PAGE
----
I would have had a post up sooner but I had some technical difficulties yesterday which I’ll write about in my next post. Onward…
Thursday we took a day-long tour around Shanghai in a van, courtesy of the Summer China program. We started at the Oriental Pearl Tower, had lunch in the Super Brand Mall (yes that is the luxury mall’s real name because only “super” brands are allowed to be sold there), visited the Shanghai Museum, and ended at the old town market.
The Pearl Tower provides a 360 degree panoramic view of the entire city. It’s awesome, especially on a clear day like we had; unusual for Shanghai in the summer between the humidity and smog.
What made the view so memorable is that there is an entire level which is made up of glass. You can walk all the way around on plates of glass to look out and down at Shanghai. If you suffer easily from vertigo or have a deep fear of heights, this is not the tourist attraction for you.
My wife was careful as she took tentative step after tentative step onto the glass. Our son Henry would not step on the glass. Meredith simply ran out onto it and proceeded to jump up and down. We had to tell her not to jump because we were all told not to jump. But four-year-olds don’t always listen very well.
Here is Meredith standing on the glass.
Here’s the obligatory shot of my feet on the glass.
And here’s my wife’s foot on the glass.
Then our camera, suffering from vertigo, passed out and couldn’t be revived…
OK. It was just the that battery ran out. We had charged it up a bit before we left the States and had forgotten to finish charging it up when we checked into our hotel here. Doh!
At the bottom of the Pearl Tower is the Shanghai History Museum. It uses full-scale replicas and small models of people and shops to tell the history of the city from a small fishing village, to the Opium Wars, to its development under the British and French, to the modern metropolis it is today. Henry was excited about the to-scale exhibits and the pictures of old buildings, showing what the city used to look like. Without those pictures it’s hard to imagine the city could have ever looked that way when you’re standing in modern Shanghai.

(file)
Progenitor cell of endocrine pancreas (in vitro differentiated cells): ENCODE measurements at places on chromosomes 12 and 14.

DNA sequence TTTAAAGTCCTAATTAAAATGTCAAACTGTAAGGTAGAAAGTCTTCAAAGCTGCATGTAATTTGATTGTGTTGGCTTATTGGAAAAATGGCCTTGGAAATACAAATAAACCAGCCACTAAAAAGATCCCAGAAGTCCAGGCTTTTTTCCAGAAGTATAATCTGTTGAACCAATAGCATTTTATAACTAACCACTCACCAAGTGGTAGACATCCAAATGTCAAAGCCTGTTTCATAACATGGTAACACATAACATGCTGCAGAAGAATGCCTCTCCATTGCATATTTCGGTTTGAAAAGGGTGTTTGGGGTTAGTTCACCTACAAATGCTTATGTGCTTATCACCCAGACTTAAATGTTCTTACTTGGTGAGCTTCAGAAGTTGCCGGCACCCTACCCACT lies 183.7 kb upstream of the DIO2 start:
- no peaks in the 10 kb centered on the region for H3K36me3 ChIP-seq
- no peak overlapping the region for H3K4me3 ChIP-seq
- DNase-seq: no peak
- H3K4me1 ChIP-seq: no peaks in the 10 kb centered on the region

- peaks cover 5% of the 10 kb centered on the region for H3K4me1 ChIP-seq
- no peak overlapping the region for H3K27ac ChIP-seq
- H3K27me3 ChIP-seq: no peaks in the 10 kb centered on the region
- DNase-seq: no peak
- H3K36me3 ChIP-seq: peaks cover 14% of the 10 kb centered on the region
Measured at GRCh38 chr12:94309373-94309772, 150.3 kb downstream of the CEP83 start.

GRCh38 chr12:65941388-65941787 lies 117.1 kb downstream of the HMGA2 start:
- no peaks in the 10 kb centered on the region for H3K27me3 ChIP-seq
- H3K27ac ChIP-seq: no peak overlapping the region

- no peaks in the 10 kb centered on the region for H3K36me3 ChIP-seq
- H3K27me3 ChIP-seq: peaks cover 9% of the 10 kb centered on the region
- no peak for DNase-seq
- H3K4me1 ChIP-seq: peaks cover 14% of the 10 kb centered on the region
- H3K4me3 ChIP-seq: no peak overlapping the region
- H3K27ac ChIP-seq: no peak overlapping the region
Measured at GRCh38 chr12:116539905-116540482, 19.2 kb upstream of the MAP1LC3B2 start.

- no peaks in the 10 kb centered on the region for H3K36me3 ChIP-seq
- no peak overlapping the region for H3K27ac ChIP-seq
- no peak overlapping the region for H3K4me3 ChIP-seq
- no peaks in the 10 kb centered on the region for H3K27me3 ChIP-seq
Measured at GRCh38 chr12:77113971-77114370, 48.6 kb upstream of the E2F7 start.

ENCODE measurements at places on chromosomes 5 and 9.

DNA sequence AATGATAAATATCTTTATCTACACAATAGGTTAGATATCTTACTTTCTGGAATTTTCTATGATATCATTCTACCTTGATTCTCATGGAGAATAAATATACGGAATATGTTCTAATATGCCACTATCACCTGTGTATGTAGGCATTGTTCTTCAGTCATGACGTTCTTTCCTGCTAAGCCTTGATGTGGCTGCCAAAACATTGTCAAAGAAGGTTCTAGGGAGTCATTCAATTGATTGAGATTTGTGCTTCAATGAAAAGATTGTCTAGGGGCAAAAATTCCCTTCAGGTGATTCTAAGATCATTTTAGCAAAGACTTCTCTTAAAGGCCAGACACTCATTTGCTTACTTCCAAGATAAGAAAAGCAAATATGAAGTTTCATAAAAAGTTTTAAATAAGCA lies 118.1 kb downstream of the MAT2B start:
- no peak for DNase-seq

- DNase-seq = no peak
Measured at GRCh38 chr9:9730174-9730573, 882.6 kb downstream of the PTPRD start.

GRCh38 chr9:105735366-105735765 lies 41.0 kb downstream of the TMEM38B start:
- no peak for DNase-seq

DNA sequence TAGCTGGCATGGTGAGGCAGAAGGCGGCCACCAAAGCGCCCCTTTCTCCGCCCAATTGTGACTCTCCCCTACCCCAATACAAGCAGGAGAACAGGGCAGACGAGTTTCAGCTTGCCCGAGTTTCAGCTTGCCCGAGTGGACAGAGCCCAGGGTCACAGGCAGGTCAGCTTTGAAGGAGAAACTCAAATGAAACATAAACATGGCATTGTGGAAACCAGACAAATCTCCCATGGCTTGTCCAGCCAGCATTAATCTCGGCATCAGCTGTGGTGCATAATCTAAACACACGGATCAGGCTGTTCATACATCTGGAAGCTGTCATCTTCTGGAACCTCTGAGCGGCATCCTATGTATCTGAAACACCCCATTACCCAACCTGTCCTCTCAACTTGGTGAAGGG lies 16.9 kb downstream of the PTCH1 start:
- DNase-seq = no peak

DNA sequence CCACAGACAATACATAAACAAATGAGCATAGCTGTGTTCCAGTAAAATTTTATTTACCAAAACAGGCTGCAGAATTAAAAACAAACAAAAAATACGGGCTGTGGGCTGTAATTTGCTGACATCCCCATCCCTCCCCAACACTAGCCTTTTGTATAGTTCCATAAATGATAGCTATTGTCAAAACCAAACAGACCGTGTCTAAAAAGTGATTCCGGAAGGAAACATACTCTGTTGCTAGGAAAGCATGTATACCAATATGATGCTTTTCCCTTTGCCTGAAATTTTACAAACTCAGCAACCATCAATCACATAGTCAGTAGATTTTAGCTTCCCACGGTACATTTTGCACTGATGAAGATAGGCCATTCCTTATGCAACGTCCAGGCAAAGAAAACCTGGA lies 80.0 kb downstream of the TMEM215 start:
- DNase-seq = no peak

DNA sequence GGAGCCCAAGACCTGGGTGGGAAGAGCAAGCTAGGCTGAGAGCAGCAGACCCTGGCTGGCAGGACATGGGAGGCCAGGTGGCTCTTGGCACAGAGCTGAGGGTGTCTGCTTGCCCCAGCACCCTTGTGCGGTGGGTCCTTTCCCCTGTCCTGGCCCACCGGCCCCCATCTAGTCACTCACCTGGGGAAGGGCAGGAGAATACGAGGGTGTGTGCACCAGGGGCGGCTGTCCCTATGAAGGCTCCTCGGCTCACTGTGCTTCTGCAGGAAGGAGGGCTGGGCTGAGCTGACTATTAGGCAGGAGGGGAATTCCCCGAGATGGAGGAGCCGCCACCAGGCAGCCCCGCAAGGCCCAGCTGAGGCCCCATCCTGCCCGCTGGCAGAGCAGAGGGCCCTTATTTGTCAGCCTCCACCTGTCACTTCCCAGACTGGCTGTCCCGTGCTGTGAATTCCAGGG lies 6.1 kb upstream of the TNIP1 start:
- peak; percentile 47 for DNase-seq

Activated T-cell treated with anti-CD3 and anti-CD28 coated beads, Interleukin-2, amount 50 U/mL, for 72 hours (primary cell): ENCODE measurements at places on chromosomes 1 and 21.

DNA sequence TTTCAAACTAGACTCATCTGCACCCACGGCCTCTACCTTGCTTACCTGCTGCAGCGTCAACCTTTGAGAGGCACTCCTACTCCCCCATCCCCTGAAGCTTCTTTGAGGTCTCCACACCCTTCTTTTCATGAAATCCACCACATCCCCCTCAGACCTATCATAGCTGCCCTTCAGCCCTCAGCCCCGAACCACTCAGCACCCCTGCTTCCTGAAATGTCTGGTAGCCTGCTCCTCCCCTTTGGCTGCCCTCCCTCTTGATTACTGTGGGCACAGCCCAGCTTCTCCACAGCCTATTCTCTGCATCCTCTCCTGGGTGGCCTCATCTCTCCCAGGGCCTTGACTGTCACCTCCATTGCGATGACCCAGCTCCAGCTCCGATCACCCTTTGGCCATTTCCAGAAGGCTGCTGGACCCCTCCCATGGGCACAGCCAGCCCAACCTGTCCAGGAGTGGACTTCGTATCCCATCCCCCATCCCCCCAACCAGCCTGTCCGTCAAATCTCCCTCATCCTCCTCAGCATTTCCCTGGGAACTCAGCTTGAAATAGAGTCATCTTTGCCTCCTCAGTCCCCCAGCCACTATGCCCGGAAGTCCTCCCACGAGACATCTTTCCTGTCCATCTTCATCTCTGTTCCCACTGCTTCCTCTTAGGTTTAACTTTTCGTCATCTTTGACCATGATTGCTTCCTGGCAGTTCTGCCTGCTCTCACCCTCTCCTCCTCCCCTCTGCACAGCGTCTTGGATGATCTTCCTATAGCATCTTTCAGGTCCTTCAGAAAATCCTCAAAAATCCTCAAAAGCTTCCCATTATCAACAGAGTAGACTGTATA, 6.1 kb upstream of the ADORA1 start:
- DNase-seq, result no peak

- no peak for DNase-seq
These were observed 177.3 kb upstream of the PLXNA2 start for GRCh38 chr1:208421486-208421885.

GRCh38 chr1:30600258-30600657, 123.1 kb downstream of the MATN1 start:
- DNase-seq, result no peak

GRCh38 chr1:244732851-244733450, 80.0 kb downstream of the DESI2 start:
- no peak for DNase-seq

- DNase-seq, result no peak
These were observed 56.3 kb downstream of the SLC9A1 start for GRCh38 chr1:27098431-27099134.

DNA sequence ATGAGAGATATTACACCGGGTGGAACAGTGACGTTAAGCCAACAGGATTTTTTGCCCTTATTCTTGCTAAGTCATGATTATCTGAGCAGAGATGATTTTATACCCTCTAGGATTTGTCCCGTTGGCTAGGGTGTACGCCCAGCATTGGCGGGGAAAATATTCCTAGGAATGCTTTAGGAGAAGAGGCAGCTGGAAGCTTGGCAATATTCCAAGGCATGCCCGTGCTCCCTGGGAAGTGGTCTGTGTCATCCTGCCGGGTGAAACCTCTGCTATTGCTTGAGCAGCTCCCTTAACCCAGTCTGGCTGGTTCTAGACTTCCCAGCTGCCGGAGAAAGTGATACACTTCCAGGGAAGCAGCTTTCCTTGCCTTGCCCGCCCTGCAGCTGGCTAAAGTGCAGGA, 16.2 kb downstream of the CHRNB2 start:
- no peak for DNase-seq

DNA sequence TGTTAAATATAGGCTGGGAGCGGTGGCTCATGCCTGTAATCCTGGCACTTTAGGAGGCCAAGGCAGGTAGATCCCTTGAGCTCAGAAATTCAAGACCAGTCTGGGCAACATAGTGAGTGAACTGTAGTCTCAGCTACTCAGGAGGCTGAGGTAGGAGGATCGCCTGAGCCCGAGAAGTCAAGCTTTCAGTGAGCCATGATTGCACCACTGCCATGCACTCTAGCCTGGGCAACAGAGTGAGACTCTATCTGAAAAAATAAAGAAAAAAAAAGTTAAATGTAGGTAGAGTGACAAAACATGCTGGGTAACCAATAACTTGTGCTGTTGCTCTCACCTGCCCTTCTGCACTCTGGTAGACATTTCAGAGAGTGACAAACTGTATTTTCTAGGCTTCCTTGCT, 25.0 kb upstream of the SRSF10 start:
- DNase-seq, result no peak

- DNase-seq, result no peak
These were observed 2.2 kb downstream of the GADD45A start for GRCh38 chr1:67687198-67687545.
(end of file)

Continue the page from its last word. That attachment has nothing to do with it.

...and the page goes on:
After lunch we were taken to the Shanghai Museum. The Shanghai Museum is considered a treasure by many Chinese and rightfully so. It contains everything from coins, furniture, sculptures, paintings, jade, and many more artifacts showcasing China’s rich history. We there for only an hour, so we chose a few things to see, vowing to come back when we have more time.
But the tour was not over. Next we went to the old town market. Nearly everyone in our group was beat. Unlike us, most everyone had arrived in Shanghai the day before and were severely jet-lagged. The temperature had also climbed to 100 degrees. Luckily, due to the old style of the buildings, that had long wide porches surrounding them, there was plenty of shade.
Meanwhile, Meredith fell asleep and I carried her around a bit until I found an open bench to sit on while holding her as my wife and son looked inside a shop.
When Meredith finally woke up, she wanted ice cream after seeing one of the women in our group eating some in a cone. And then Henry wanted some, too.
Inside this area of the Old Town (which I nicknamed “Shanghai Chinatown” because it resembled even more so the Chinatowns I’ve seen in cities like Chicago, San Francisco, and Los Angeles), among all these Chinese run shops selling Chinese made goods at negotiable prices in Chinese-style buildings, was a Turkish ice cream shop called Dondurman.
Once you chose your flavor, the Turkish men behind the counter used a long thin metal spade to scoop the ice cream into a cone and then flip the cone all around, upside-down, and snatch it from your hands leaving you holding only the cone’s paper wrapper. Eventually, after some more bait-and-switch type games you were given your cone filled with some very delicious ice cream. When they did this, they always attracted a crowd. So that by the time you got your ice cream, there was a crowd of people standing around you. It was 25 Yuan for a cone of ice cream, roughly $4.
It was a fun and tasty way to end such a hot busy day.